In a world of wholesale slaughter of human beings and daily denials of their rights, I simply cannot honor those who reject absolute morality, much less the indisputable reality that people CHOOSE to do the right thing or the wrong thing. I am taking an indefinite break from your blog.
Rejecting absurd supernatural deities is only half the journey, violetwisp. Choosing reason and volition over faith and fatalism is your next step.
In love of liberty.
Tiffany, before you take your leave, would you care to tell us what you accept as ABSOLUTE MORALS and why you they are absolute. That will be all
Hi Tiffany, thanks for your comment. I hope you stick around to explain your thoughts in more detail this time. I’d be interested to hear your answer to Makagutu’s questions. Also, some of this line of thought in recent posts came up because a South African blogger had raised the issue of the horrendous levels of child rape in his country. If this kind of behaviour isn’t due to cultural indoctrination what is it due to? Let me know if you have any posts on these kind of topics.
As the South African in question I might as well try to answer this.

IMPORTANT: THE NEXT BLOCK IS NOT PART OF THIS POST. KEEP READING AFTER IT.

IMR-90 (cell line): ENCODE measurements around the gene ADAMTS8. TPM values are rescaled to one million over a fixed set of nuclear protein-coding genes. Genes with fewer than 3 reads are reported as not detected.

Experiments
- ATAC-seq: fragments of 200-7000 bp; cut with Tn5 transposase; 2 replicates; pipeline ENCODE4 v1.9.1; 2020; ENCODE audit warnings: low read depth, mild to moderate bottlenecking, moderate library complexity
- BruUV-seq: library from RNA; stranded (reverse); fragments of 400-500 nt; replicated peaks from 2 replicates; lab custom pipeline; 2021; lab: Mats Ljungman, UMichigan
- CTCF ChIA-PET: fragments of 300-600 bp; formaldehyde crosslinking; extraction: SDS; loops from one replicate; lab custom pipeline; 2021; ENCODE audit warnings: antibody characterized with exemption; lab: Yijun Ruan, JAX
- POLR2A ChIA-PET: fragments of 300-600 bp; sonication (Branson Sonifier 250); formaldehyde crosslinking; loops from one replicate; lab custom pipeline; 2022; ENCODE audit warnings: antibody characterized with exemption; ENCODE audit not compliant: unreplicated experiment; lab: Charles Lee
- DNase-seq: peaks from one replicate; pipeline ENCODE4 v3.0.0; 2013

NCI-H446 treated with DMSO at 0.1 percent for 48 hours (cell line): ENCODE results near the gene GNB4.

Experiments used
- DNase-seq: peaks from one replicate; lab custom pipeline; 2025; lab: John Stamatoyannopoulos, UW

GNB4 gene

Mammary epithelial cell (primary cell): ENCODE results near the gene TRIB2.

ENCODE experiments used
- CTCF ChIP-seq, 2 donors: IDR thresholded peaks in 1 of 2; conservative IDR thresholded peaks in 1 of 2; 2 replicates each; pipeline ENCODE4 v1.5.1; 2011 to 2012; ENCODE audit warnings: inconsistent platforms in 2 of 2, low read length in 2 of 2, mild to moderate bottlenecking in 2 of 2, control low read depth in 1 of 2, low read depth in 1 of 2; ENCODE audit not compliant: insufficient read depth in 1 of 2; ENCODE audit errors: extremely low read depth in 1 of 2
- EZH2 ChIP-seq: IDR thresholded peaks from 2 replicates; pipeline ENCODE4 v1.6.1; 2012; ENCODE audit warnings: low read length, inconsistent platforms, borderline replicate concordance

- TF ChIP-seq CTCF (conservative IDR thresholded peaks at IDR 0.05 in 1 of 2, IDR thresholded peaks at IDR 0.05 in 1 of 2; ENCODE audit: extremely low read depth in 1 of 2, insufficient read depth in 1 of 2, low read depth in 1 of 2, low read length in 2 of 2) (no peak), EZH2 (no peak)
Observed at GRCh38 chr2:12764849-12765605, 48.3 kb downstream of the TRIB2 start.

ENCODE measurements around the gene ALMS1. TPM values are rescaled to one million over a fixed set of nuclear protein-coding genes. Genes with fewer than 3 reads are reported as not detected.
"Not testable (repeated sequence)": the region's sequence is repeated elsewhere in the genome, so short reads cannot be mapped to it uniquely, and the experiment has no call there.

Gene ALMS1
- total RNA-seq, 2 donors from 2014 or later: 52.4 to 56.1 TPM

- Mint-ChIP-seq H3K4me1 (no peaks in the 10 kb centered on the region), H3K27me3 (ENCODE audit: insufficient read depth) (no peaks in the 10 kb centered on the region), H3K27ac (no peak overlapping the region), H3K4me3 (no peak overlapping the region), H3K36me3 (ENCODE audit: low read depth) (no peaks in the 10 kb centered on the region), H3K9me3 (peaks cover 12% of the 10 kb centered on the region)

While it is true that the rape of old women and small children/babies/virgins could well be put down to cultural indoctrination (urban myth more likely) it was by no means a universal belief among the indigenous population.
That such an act may be perceived by some as a cure for HIV/AIDS doesn’t excuse this as morally excusable or suggest the perpetrators considered it so either.
While many that were caught genuinely believed what they had done was in the interest of self preservation by all accounts they were still aware that their action was morally wrong.
This whole thread – the idea that I’m somehow justifying horrendous behaviour by suggesting that people are influenced by the society they live in – is utterly ridiculous. I personally think that you and Tiffany have been so seeped in a Western/Christian culture that you are unable to think logically about how choices and responsibility fit with the inevitability of people’s behaviour being shaped by the environment they live in. You’re just not thinking about behaviour logically. Grumble, grumble, I’m going to do another ranty post, for my own satisfaction because clearly no-one listens to me … 🙂